If you're 40 years old and have managed your own business for a decade, you may not be on the same wavelength as a 23-year-old who's yet to hold a managerial position. Getting assigned to complete business case studies with someone who holds a background out of skew with your own can impede your ability to complete an online MBA program, almost all of which use case studies completed by cohort teams to mimic a real-world, business-problem-solving approach.

Ask also about graduation rates for online degree seekers. Make sure you specify you want the graduation rate for the percentage of students who have completed the entire degree, not just a single course. (We specify this because recently we've noticed that some for-profit MBA schools are publishing completion rates that refer only to the percentage of students that complete their first online course, which is always more favorable than that for an entire degree. Don't be mislead.)

Be cautious of programs that either do not have this data or give degree-completion rates lower than 70 percent. A high rate of dropouts often signals problems in program curriculum, faculty attentiveness, or admission screening standards.

Watch Out for Online Scams

Because an MBA degree carries such a premium in the workplace-studies report that MBA holders can expect to earn $20,000 or more per year than their non-MBA peers—a booming market has evolved for fake online MBAs. The average price of a fake online MBA is about $2,600, making it tempting for anyone seeking to earn this big-bucks credential the quick and easy way.

My site now tracks more than 150 fake online colleges that will award a quickie MBA to anyone with the cash. Many of these fake college websites look better than the sites operated by top-ranked universities. And if you think checking for accreditation will protect you, think again. Virtually every online degree mill is "fully accredited." Problem is they are accredited by fake agencies, agencies operated by the very same people who run the degree mills.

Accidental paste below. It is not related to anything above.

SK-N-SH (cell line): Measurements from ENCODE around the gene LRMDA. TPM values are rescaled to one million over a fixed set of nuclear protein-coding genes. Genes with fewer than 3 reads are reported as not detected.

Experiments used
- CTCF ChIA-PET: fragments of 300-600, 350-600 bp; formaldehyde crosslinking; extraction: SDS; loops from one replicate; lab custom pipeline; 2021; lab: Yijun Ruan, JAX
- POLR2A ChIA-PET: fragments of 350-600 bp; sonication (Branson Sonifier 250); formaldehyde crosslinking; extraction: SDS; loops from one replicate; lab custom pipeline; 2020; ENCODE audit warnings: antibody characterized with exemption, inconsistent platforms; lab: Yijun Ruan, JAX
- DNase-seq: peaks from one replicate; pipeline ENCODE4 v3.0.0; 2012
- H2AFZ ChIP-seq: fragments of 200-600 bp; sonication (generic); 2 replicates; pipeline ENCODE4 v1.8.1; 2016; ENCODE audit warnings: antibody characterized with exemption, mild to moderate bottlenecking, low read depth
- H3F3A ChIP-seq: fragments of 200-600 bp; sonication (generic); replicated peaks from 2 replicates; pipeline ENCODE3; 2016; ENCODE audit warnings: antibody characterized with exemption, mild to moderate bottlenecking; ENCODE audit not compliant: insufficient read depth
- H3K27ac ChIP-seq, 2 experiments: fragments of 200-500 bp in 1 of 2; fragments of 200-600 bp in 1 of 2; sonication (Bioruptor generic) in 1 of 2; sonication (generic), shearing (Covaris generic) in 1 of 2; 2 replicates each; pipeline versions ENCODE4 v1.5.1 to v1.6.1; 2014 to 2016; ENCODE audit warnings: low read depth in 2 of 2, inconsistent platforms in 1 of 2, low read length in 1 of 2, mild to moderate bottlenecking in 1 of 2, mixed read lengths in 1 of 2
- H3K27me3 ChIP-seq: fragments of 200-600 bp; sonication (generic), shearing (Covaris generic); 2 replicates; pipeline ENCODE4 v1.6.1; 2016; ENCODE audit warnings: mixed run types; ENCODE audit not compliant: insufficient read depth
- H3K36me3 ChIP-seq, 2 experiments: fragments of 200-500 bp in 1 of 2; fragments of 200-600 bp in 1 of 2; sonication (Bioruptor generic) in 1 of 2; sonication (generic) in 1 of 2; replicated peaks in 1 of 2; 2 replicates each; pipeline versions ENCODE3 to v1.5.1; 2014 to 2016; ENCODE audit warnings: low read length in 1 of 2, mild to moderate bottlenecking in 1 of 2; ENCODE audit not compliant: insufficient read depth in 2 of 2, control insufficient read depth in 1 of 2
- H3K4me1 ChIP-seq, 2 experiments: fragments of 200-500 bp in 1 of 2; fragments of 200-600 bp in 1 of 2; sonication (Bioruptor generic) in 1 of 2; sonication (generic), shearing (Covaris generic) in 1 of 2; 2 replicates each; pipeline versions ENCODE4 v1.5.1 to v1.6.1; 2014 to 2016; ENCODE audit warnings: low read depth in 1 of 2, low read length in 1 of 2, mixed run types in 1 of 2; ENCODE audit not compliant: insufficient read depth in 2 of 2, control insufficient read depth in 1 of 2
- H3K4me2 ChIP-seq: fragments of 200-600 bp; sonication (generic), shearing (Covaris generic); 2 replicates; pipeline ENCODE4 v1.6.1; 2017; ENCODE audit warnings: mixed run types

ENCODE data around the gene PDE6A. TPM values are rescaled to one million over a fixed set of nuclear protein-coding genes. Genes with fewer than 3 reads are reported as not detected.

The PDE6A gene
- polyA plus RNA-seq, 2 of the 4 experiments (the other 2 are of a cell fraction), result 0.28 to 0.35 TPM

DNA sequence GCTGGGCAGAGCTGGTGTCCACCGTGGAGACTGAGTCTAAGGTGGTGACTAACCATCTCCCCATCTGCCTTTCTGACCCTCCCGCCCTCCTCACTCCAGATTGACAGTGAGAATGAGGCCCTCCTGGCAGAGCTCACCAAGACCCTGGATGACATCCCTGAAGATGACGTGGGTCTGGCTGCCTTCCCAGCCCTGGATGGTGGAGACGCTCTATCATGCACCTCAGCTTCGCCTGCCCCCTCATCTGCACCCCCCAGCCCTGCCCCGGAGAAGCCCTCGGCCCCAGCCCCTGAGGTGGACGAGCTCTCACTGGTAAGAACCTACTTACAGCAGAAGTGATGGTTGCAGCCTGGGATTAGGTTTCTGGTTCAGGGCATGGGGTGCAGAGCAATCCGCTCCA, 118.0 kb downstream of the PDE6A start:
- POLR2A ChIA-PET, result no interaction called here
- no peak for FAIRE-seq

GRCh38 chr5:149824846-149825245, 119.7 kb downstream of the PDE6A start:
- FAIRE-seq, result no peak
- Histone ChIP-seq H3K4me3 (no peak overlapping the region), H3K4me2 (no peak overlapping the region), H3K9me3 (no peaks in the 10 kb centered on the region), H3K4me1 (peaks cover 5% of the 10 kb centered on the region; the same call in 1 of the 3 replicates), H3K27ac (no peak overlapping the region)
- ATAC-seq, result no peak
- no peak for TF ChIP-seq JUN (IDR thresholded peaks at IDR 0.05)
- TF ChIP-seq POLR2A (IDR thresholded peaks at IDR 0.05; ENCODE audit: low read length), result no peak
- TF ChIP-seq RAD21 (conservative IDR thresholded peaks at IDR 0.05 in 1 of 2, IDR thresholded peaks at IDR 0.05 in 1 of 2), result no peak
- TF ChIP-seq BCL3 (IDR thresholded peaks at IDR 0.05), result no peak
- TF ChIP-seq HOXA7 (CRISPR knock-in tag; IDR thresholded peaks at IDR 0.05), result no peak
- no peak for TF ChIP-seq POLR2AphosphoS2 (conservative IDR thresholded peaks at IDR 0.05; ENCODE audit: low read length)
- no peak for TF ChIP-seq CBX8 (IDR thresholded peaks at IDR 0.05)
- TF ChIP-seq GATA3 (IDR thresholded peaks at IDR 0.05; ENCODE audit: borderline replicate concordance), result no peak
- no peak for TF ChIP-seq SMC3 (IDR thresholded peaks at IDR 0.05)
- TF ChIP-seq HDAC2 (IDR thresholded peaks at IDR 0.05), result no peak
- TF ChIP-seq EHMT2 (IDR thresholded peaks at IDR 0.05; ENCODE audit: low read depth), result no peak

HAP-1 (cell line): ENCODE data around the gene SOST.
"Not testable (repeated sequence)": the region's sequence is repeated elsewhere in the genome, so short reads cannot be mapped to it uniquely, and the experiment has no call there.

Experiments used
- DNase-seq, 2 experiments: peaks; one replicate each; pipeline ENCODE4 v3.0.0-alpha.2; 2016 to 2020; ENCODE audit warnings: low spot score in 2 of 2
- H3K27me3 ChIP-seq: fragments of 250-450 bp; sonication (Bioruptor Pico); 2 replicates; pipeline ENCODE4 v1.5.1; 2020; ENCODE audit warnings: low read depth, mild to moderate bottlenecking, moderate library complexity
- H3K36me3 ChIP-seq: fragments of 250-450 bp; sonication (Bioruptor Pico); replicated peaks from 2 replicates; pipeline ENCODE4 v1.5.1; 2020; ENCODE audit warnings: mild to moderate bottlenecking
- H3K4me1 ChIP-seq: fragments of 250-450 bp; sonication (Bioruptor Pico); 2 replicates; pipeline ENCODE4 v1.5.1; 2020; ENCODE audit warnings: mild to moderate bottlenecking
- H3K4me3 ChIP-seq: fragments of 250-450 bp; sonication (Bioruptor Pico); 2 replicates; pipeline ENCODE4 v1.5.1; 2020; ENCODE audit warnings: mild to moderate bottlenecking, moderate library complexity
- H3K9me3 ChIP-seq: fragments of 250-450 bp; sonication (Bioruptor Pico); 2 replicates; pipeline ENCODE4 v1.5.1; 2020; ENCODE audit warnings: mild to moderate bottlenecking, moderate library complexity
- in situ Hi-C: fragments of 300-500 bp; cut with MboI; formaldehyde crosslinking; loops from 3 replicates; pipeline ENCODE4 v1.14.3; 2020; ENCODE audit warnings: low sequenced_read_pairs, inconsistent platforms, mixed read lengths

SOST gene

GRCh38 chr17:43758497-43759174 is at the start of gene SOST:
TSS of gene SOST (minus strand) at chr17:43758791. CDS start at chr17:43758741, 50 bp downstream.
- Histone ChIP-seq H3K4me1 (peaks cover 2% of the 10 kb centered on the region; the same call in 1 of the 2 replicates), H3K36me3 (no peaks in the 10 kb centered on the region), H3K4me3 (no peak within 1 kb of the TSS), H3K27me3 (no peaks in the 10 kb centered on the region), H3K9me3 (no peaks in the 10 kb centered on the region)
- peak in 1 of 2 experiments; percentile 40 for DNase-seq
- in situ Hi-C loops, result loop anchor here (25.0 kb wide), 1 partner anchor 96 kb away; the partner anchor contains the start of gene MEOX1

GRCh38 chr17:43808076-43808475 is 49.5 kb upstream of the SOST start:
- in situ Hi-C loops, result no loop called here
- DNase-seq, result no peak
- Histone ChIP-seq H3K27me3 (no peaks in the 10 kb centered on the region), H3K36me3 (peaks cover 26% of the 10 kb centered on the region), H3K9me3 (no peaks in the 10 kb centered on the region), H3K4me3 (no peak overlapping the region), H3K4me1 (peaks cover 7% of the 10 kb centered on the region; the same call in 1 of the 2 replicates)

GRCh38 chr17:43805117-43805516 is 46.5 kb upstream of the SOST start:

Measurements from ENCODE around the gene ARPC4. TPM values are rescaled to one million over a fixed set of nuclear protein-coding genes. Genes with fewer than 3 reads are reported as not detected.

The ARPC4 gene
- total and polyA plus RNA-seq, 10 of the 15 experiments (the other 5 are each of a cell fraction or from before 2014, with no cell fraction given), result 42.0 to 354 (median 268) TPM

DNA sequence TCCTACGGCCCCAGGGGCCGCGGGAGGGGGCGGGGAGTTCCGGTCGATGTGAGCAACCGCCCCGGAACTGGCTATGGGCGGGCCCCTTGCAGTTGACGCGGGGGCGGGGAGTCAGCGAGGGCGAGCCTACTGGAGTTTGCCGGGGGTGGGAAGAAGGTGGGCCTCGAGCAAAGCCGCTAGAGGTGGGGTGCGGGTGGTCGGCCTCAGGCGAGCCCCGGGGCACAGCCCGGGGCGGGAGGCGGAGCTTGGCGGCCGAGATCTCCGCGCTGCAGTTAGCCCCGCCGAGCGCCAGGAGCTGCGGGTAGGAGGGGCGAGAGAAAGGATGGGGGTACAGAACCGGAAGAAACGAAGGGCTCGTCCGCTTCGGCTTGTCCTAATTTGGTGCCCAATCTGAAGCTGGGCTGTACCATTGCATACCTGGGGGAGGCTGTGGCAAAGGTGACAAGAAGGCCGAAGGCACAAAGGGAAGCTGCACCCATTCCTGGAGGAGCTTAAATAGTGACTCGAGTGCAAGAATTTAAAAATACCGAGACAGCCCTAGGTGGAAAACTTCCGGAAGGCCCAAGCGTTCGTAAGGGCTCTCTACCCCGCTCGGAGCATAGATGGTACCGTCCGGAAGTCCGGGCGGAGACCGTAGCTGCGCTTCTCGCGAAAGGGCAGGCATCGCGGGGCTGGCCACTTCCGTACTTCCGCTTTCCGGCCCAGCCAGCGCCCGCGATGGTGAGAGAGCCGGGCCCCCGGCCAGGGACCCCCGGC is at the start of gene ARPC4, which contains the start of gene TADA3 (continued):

The Internet is a dangerous place to shop for an online MBA. Almost every "directory of online degrees" in operation today is owned and operated by advertising companies that erect fronts solely for the purpose of buying and selling student leads. They list any college that has the cash to pay for leads. Degree mills love these sites because no one screens them for accreditation or academic standing. websites and search engines cannot be trusted for unbiased educational advice.


  • Thu, 13 Sep 2012
    Post by Tom Richard

    online degrees are really helpful to make the most of your talent and caliber and hence today a huge number of people are opting for these degrees. done in a short time and in the most affordable way from your home comfort, these study programs are hugely liked by teens and busy working professionals. well, choosing an online MBA program from the right place is never a very easy thing and this article can help you to know several crucial aspects of it. AACSB programs discussions are very good.